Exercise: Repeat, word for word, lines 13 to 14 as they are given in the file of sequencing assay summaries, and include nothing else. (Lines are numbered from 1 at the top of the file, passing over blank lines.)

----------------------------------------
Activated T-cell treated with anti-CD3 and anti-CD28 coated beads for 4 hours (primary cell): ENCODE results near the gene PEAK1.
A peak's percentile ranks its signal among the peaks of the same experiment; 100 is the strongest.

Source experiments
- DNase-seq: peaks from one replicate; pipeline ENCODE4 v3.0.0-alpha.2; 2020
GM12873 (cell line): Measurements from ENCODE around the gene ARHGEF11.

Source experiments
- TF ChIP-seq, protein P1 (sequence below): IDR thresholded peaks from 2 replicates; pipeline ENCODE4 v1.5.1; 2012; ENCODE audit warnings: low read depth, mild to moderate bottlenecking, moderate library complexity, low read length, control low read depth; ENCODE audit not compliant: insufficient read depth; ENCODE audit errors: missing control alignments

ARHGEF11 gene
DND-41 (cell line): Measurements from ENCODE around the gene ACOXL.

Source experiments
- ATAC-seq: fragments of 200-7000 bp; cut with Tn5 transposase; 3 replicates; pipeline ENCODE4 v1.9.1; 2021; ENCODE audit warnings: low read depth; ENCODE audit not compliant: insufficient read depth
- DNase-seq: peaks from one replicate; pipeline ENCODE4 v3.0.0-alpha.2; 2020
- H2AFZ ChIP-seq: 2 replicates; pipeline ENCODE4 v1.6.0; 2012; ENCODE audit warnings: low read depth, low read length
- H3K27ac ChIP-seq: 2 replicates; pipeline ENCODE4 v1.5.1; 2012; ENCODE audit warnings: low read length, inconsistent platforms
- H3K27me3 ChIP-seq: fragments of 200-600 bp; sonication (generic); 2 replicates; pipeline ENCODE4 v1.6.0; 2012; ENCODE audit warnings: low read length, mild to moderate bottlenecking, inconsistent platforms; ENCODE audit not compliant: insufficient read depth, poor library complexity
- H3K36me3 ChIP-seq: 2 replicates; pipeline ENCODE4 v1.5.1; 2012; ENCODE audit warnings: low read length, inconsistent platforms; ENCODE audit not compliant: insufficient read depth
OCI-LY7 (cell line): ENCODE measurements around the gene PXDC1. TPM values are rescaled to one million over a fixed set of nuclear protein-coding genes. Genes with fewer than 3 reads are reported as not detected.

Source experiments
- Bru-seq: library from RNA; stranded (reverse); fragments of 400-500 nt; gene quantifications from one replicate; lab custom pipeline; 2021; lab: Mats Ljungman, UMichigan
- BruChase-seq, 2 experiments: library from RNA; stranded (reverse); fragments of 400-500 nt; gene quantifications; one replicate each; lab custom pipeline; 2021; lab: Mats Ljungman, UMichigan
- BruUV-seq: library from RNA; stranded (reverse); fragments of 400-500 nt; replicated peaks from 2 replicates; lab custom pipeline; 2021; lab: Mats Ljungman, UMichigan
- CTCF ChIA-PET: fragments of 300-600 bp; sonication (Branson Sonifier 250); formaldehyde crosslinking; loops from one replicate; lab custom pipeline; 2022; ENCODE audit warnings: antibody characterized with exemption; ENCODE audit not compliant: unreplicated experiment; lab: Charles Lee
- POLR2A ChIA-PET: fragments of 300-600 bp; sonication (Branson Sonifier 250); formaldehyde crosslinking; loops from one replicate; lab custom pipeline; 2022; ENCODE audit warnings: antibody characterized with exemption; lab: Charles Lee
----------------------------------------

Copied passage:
- H2AFZ ChIP-seq: 2 replicates; pipeline ENCODE4 v1.6.0; 2012; ENCODE audit warnings: low read depth, low read length
- H3K27ac ChIP-seq: 2 replicates; pipeline ENCODE4 v1.5.1; 2012; ENCODE audit warnings: low read length, inconsistent platforms